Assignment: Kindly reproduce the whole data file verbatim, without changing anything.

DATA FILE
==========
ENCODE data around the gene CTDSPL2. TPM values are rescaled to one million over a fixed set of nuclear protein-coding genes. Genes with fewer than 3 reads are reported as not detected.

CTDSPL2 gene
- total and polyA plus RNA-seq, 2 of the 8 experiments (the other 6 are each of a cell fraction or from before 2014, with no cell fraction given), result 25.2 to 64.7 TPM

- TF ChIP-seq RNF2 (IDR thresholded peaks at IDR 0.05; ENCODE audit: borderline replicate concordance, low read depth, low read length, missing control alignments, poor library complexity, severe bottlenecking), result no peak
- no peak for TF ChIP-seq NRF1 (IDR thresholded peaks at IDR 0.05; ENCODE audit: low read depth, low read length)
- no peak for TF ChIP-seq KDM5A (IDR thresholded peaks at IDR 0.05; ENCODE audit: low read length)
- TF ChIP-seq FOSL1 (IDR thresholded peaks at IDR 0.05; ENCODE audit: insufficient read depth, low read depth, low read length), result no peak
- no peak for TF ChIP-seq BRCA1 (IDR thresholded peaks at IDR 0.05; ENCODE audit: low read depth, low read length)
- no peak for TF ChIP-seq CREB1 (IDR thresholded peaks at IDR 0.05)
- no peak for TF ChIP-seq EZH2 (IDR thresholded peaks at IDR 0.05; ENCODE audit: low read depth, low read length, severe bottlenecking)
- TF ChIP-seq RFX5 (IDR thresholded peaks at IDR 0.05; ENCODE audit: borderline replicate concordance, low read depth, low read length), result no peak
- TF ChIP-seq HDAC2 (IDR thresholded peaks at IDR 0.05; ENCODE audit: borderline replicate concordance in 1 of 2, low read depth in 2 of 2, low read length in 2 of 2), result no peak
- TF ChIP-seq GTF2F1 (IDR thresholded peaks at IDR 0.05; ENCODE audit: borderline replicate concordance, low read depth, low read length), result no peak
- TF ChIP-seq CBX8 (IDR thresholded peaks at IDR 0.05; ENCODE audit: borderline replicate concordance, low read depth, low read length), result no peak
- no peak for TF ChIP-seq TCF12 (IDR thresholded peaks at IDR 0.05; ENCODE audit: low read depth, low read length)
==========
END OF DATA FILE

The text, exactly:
ENCODE data around the gene CTDSPL2. TPM values are rescaled to one million over a fixed set of nuclear protein-coding genes. Genes with fewer than 3 reads are reported as not detected.

CTDSPL2 gene
- total and polyA plus RNA-seq, 2 of the 8 experiments (the other 6 are each of a cell fraction or from before 2014, with no cell fraction given), result 25.2 to 64.7 TPM

- TF ChIP-seq RNF2 (IDR thresholded peaks at IDR 0.05; ENCODE audit: borderline replicate concordance, low read depth, low read length, missing control alignments, poor library complexity, severe bottlenecking), result no peak
- no peak for TF ChIP-seq NRF1 (IDR thresholded peaks at IDR 0.05; ENCODE audit: low read depth, low read length)
- no peak for TF ChIP-seq KDM5A (IDR thresholded peaks at IDR 0.05; ENCODE audit: low read length)
- TF ChIP-seq FOSL1 (IDR thresholded peaks at IDR 0.05; ENCODE audit: insufficient read depth, low read depth, low read length), result no peak
- no peak for TF ChIP-seq BRCA1 (IDR thresholded peaks at IDR 0.05; ENCODE audit: low read depth, low read length)
- no peak for TF ChIP-seq CREB1 (IDR thresholded peaks at IDR 0.05)
- no peak for TF ChIP-seq EZH2 (IDR thresholded peaks at IDR 0.05; ENCODE audit: low read depth, low read length, severe bottlenecking)
- TF ChIP-seq RFX5 (IDR thresholded peaks at IDR 0.05; ENCODE audit: borderline replicate concordance, low read depth, low read length), result no peak
- TF ChIP-seq HDAC2 (IDR thresholded peaks at IDR 0.05; ENCODE audit: borderline replicate concordance in 1 of 2, low read depth in 2 of 2, low read length in 2 of 2), result no peak
- TF ChIP-seq GTF2F1 (IDR thresholded peaks at IDR 0.05; ENCODE audit: borderline replicate concordance, low read depth, low read length), result no peak
- TF ChIP-seq CBX8 (IDR thresholded peaks at IDR 0.05; ENCODE audit: borderline replicate concordance, low read depth, low read length), result no peak
- no peak for TF ChIP-seq TCF12 (IDR thresholded peaks at IDR 0.05; ENCODE audit: low read depth, low read length)